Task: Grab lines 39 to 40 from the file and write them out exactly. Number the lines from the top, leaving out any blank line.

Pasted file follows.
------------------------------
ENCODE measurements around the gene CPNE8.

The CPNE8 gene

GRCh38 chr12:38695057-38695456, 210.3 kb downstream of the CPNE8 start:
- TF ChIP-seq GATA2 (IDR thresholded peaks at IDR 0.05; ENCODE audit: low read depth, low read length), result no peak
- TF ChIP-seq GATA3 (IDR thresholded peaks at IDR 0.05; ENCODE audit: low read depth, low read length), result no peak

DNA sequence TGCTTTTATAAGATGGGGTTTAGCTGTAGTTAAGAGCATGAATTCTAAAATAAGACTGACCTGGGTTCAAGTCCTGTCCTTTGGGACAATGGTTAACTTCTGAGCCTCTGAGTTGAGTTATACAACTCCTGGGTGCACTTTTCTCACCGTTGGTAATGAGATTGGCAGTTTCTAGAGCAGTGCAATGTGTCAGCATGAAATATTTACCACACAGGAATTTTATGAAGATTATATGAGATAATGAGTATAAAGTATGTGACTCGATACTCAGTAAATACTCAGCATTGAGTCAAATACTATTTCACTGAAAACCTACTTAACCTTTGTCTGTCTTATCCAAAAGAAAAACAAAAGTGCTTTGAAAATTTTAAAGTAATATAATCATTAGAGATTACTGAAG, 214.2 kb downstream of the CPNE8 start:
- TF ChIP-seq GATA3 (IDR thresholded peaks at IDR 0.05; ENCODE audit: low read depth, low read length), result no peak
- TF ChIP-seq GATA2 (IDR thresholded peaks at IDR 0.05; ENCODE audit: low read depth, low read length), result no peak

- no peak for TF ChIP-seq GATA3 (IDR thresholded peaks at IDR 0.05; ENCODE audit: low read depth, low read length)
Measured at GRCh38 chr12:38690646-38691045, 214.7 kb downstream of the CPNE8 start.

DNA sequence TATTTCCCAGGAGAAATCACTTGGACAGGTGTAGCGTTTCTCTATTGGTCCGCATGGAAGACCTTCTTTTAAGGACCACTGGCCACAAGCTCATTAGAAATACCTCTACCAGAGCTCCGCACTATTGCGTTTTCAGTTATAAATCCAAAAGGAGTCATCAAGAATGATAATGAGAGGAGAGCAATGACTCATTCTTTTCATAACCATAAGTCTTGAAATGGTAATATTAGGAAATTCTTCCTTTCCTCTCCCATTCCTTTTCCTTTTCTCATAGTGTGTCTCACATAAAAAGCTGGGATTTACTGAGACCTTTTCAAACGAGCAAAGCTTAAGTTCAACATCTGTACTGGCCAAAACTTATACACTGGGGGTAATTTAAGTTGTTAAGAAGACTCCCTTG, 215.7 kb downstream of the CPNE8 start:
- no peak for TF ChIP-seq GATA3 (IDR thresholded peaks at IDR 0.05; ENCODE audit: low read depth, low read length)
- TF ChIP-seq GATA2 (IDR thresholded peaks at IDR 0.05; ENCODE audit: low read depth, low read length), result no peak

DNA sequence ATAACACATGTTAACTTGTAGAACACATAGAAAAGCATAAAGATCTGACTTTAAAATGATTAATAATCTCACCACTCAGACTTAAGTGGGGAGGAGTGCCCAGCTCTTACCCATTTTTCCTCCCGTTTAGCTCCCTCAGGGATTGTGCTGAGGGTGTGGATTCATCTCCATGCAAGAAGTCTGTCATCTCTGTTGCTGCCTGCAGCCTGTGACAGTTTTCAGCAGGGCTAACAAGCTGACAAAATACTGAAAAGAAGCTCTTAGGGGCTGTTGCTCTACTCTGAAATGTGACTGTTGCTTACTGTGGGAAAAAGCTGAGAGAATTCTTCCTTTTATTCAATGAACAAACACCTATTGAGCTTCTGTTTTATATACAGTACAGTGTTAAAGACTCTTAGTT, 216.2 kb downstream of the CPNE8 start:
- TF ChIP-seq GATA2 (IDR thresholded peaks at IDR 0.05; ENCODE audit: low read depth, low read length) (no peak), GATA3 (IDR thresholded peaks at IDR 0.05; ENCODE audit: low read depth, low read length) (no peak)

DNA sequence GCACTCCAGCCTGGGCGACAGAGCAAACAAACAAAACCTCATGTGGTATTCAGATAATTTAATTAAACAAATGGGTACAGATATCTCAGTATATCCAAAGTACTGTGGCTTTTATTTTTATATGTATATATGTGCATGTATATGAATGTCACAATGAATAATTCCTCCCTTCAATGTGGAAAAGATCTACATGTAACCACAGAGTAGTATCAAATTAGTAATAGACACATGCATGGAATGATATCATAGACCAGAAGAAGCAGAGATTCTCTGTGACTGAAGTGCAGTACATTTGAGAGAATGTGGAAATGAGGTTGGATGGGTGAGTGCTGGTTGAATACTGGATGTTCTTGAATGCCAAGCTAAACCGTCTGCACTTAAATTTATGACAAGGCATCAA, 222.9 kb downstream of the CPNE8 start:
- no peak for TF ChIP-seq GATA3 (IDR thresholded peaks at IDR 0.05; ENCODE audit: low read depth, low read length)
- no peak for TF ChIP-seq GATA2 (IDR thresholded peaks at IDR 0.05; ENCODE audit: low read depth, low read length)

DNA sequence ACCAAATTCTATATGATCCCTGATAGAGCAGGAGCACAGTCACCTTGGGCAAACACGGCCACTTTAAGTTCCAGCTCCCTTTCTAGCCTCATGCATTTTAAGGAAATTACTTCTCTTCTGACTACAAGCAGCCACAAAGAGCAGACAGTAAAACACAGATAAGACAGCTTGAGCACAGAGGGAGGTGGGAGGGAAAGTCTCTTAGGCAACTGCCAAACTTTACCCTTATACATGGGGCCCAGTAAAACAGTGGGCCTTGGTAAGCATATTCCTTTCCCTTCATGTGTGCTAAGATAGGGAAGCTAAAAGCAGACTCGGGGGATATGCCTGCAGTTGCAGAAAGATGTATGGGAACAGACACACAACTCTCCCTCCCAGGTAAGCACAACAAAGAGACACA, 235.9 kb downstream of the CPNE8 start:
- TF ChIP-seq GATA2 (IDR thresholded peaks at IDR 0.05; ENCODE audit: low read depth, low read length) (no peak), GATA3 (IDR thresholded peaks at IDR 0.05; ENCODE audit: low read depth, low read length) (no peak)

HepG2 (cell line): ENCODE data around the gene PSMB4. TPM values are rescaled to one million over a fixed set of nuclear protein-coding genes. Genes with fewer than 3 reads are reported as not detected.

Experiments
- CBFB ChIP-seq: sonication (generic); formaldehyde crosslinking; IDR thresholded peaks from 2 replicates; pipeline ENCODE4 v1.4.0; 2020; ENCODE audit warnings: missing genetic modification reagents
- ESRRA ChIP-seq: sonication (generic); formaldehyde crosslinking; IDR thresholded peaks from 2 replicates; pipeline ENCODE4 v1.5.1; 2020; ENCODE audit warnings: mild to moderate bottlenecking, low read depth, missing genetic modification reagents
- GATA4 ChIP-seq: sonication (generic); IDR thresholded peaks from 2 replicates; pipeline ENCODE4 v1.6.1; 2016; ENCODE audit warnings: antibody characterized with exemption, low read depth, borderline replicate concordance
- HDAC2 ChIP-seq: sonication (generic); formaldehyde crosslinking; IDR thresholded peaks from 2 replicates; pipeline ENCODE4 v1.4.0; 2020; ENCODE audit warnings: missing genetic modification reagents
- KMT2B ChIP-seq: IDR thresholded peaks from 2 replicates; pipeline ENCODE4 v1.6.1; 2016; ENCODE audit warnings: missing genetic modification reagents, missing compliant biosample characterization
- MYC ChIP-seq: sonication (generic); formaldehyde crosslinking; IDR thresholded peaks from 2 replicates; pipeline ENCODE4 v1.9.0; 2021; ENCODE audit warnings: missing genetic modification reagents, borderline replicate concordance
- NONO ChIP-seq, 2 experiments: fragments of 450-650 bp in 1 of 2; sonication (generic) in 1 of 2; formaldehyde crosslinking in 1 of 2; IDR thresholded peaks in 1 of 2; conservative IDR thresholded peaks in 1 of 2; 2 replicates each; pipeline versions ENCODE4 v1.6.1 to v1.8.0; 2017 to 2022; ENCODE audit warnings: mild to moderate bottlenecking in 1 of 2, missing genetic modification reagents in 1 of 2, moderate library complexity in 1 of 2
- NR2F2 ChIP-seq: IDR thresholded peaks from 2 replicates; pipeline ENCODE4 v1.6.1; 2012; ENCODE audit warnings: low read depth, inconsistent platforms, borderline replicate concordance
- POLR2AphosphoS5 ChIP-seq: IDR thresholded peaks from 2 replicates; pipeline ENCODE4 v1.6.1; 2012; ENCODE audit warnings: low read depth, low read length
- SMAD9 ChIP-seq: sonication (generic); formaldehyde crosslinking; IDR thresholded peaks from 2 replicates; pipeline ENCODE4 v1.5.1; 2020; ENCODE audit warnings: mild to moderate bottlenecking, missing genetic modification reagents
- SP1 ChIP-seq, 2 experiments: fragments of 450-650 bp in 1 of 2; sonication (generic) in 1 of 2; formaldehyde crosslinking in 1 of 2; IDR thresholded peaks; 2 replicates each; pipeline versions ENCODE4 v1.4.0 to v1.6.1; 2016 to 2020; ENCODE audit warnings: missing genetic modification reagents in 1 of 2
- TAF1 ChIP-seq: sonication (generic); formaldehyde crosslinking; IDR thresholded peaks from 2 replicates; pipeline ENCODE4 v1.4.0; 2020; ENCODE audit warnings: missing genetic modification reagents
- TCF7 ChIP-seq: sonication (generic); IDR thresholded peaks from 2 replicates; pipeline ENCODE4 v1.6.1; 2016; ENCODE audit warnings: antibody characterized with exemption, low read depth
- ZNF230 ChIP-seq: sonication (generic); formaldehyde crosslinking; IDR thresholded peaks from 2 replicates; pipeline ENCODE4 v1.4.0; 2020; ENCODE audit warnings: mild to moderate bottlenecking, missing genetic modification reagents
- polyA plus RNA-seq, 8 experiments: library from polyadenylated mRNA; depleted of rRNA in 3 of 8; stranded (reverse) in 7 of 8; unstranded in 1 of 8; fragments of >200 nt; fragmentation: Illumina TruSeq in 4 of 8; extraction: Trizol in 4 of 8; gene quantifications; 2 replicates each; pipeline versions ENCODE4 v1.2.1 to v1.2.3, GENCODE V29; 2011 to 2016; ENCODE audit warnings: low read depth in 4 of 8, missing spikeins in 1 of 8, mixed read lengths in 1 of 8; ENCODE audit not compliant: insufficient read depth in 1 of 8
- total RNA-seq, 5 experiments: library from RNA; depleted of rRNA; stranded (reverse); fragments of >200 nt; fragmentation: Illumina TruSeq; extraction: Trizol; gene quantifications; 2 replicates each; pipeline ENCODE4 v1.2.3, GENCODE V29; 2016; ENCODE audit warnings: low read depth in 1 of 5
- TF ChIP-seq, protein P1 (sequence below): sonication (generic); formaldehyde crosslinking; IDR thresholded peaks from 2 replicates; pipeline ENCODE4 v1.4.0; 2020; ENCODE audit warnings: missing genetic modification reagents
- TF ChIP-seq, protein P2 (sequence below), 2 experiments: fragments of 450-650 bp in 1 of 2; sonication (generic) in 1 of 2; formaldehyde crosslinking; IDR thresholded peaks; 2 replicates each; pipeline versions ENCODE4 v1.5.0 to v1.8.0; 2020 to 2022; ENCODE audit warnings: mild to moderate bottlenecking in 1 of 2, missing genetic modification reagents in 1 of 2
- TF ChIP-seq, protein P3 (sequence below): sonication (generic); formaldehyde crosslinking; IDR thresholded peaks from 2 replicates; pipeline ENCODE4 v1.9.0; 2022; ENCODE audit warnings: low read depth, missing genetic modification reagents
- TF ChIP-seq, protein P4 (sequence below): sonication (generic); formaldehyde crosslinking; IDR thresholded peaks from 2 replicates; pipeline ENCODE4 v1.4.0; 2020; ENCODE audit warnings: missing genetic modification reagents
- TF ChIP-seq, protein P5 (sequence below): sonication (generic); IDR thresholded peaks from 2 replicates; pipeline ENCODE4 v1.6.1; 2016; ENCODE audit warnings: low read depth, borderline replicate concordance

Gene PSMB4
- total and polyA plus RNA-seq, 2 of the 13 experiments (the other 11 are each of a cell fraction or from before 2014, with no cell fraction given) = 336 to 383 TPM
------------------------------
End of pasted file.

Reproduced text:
- TF ChIP-seq, protein P1 (sequence below): sonication (generic); formaldehyde crosslinking; IDR thresholded peaks from 2 replicates; pipeline ENCODE4 v1.4.0; 2020; ENCODE audit warnings: missing genetic modification reagents
- TF ChIP-seq, protein P2 (sequence below), 2 experiments: fragments of 450-650 bp in 1 of 2; sonication (generic) in 1 of 2; formaldehyde crosslinking; IDR thresholded peaks; 2 replicates each; pipeline versions ENCODE4 v1.5.0 to v1.8.0; 2020 to 2022; ENCODE audit warnings: mild to moderate bottlenecking in 1 of 2, missing genetic modification reagents in 1 of 2